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I tried it and I wonder if it is a valid proof? The question above is about proving irrationality by contradiction for ${z\over{x+y}}=\sqrt[3]{x^3+y^3\over(x+y)^3}$.

Assuming $z^3=x^3+y^3$ is true for some positive coprime integers x,y,z , consider the expression $z\over{x+y}$, which when x,y,z are coprime integers, $z\over{x+y}$ becomes a positive rational number. If $z^3=x^3+y^3$ is true, $z\over{x+y}$ can be written (I)${z\over{x+y}}=\sqrt[3]{x^3+y^3\over(x+y)^3}$ , where right side of the equation also is to be a positive rational number. If it is not rational but irrational, that should be possible to prove by contradiction.

Let (II) ${z\over{x+y}}=\sqrt[3]{x^3+y^3\over(x+y)^3}={r\over s}$ , where $\frac rs$ is a reduced rational number, so r and s are positive coprime integers, r < s.

Develop (II): $\sqrt[3]{{(x+y)(x^2-xy+y^2)}\over{(x+y)(x+y)^2}}$=$\frac rs$

Reduce left side: $\sqrt[3]{{x^2-xy+y^2}\over{(x+y)^2}}$=$\frac rs$

Divide left side: $\sqrt[3]{1-{3xy\over(x+y)^2}}$=$\frac rs$

Raise both sides to three : ${1-{3xy\over(x+y)^2}}$=$r^3\over s^3$

Multiply both sides by $s^3$ : (III) ${s^3-{s^3*3xy\over(x+y)^2}=r^3}$.

Right side of (III) = $r^3$ is an integer.

$\Rightarrow$ Left side is an integer, $\Rightarrow$ ${s^3*3xy\over(x+y)^2}$ is an integer.

x and y are coprime $\Rightarrow$ both x and y are coprime to x+y.

For left side to be an integer, $3s^3$has to be divisible by$(x+y)^2$ . There are two possibilities:

A. 3 is not a factor of $(x+y)^2$, or B. 3 is a factor of $(x+y)^2$.

For A, let $s^3=k*(x+y)^2$ , k is a positive integer. Insert in (III) $\Rightarrow$ $ {k*(x+y)^2}-{{k*(x+y)^2*3xy}\over{(x+y)^2}}=r^3$ ; ${k*(x+y)^2}-k*3xy=r^3$ ; $r^3=k*(x^2-xy+y^2)$ $\Rightarrow$ For k >1, $r^3$ and $s^3$ share a common factor k $\Rightarrow$ r and s share a common factor.

That is a contradiction.

For B , let $3s^3=k_1*(x+y)^2$ ; $k_1$ is a positive integer ; $s^3=k_1*{(x+y)^2\over3}$ ; Insert in (III) $\Rightarrow$ $r^3=k_1*{(x^2-xy+y^2)\over3}$. Since 3 is a factor in x+y, $(x+y)^2\over3$ is an integer. Also $x^2-xy+y^2=(x+y)^2-3xy$ , and both terms on the right side are divisible by 3. $\Rightarrow$ Left side = $x^2-xy+y^2$ is also divisible by 3, and $(x^2-xy+y^2)\over3$ is an integer. $\Rightarrow$For $k_1>1$, $r^3$ and $s^3$ share a common factor $k_1$ . $\Rightarrow$ r and s share a common factor.

That is a contradiction.

$\Rightarrow$For A or B, when k >1 or $ k_1 >1$, $\frac rs$ is irrational $\Rightarrow$${z\over{x+y}}=\sqrt[3]{x^3+y^3\over(x+y)^3}$ is irrational $\Rightarrow$ either the numerator z or one or both terms of the denominator x+y is irrational. All three of x, y and z cannot be positive integers simultaneously when $z^3=x^3+y^3$.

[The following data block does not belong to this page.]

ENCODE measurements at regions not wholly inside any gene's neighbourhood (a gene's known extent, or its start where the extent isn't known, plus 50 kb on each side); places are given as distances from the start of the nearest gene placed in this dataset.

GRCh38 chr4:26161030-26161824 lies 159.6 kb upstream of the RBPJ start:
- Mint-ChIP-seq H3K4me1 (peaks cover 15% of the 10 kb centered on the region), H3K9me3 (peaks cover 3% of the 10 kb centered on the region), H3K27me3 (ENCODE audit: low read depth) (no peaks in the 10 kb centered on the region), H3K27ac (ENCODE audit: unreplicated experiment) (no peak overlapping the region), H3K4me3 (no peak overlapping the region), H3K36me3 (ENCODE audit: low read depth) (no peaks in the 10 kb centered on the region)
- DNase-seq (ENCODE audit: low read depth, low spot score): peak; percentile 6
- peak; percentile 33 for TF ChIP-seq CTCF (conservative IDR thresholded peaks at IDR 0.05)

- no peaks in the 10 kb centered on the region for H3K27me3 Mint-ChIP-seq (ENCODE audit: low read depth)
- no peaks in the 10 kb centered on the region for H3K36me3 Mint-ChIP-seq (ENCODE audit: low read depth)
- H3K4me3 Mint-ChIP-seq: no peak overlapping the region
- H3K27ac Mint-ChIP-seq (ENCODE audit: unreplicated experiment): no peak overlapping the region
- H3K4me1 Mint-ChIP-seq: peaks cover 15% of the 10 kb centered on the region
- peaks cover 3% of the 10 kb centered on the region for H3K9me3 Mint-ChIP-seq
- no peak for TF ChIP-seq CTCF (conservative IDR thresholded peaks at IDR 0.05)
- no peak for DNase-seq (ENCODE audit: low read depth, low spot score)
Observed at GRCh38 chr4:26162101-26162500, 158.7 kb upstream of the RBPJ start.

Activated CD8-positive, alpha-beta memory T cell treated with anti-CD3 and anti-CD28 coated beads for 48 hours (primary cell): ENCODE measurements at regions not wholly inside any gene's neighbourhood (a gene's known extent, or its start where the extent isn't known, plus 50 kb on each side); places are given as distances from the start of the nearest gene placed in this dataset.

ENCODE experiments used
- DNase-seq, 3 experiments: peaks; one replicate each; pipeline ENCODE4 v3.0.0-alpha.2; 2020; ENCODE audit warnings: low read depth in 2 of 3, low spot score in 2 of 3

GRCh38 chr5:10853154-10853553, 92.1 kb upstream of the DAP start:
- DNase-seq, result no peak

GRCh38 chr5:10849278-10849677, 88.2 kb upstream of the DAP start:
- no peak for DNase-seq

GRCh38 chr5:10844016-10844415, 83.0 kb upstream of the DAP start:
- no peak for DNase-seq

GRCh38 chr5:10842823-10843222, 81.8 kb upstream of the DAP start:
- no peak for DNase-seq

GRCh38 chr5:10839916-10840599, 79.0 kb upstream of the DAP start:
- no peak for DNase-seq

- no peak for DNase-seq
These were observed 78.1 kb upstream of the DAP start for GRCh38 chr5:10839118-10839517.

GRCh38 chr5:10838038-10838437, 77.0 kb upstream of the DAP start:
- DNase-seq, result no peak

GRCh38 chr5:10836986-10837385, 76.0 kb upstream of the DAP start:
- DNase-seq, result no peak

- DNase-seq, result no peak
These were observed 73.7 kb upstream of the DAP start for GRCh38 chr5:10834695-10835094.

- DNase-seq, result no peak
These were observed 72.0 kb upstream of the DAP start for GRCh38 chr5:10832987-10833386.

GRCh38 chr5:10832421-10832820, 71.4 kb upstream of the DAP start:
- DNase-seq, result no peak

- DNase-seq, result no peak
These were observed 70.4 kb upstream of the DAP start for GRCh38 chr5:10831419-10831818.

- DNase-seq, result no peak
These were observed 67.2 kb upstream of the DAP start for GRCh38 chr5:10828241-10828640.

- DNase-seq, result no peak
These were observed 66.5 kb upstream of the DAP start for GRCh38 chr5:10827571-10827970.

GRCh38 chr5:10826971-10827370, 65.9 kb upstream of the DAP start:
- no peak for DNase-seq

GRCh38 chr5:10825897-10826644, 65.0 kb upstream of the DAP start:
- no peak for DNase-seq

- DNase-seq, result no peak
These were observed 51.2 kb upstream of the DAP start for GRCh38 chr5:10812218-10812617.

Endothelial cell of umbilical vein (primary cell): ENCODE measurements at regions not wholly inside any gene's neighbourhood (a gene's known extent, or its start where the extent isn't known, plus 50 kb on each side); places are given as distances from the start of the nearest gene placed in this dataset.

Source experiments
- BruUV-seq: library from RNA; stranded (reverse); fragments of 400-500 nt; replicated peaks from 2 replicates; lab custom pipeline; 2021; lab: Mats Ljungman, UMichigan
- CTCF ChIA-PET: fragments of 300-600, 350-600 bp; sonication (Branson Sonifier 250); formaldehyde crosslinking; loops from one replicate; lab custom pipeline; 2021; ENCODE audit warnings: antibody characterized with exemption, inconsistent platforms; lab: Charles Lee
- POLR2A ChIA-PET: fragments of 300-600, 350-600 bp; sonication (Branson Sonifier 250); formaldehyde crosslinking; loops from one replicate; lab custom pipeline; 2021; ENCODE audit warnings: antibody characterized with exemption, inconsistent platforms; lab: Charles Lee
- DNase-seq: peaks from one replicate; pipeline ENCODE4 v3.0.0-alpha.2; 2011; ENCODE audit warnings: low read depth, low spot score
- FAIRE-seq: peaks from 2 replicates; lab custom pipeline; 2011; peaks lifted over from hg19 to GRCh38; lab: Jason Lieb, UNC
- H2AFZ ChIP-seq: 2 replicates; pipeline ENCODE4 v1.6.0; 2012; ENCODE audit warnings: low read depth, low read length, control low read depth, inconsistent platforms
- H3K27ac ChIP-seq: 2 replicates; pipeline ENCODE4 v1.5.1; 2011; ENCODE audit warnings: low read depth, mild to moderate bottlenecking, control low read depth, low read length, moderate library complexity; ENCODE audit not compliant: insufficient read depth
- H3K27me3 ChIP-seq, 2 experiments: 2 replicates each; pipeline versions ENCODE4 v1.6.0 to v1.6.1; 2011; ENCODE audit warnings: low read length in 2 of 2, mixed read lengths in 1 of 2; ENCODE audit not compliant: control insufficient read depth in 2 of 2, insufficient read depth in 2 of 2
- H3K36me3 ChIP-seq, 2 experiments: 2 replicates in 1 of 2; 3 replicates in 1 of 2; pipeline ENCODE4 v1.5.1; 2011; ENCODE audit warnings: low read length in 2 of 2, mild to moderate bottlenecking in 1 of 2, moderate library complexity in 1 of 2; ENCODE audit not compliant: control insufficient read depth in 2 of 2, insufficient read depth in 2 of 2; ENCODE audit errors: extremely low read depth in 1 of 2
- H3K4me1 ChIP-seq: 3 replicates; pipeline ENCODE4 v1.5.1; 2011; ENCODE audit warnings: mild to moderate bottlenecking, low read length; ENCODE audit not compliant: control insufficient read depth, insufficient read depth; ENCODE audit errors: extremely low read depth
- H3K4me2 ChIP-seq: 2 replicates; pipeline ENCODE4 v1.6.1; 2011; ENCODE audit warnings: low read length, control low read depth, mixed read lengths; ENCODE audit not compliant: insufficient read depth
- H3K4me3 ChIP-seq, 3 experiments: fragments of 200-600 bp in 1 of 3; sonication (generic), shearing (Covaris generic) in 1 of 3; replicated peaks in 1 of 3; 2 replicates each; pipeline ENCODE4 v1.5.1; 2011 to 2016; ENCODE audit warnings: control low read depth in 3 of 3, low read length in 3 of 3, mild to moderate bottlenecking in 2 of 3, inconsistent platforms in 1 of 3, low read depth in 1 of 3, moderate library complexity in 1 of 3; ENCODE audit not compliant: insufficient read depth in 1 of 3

Fermat´s theorem is true for n=3.

It is not necessary to consider $k=1$ (or $ k_1 =1$). The intent is to prove (II) ${\sqrt[3]{x^3+y^3\over(x+y)^3}}={r\over s}$ , when $r\over s$ is a reduced rational number. The proof $\Rightarrow$ $r=\sqrt[3]{k*( x^2-xy+y^2)}$ and $s=\sqrt[3]{k*(x+y)^2}$ $\Rightarrow$ ${\frac rs}=\sqrt[3]{{k*(x^2-xy+y^2)}\over{k*(x+y)^2}}$, which is irrational for certainty, if $k>1$. (II)is identical with ${\frac rs}=\sqrt[3]{{(x+y)*(x^2-xy+y^2)}\over{(x+y)*(x+y)^2}}$ when $k=x+y$ and $x+y >1$. $\Rightarrow$ $r\over s$ is not a reduced rational number $\Rightarrow$ ${z\over{x+y}}={r\over s}=\sqrt[3]{x^3+y^3\over(x+y)^3}$ is irrational.

Is this really a proof? I wonder about the case of B, and also the dismissal of $k=1$ and $ k_1 =1$.

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  • $\begingroup$ Nothing immediately stands out on a first reading... though I do not see why $k=1$ and $k_1 = 1$ are trivial/unnecessary at all. $\endgroup$ – Artimis Fowl Jun 28 '17 at 18:22
  • $\begingroup$ I'd say you won't find a contradiction since $a z^3=x^3+y^3$ has some integer solutions for many $a$ $\endgroup$ – reuns Jun 28 '17 at 20:16
  • $\begingroup$ Thanks A.Fowl. I edited the proof and hope it is understandable.Better of course to prove it for k=1 too but I could not manage that. $\endgroup$ – Ylvali Jul 2 '17 at 14:19
  • $\begingroup$ Thanks to user 1952009 too. But I don´t understand where your equation comes in, and why it prevents contrdiction. I would appreciate very much if you could explain it, as clearly and elementary as possible. $\endgroup$ – Ylvali Jul 2 '17 at 14:27
  • $\begingroup$ If $x^n+y^n=z^n$ with $n$ natural number, it is known do you have always GCD$(x+y , \frac{x^n+y^n}{x+y})$=GCD$(n,x+y)$. Besides, in $II$ you have always $z=rk$ and $x+y=sk$ for an integer $k$. $\endgroup$ – Piquito Jul 2 '17 at 14:44

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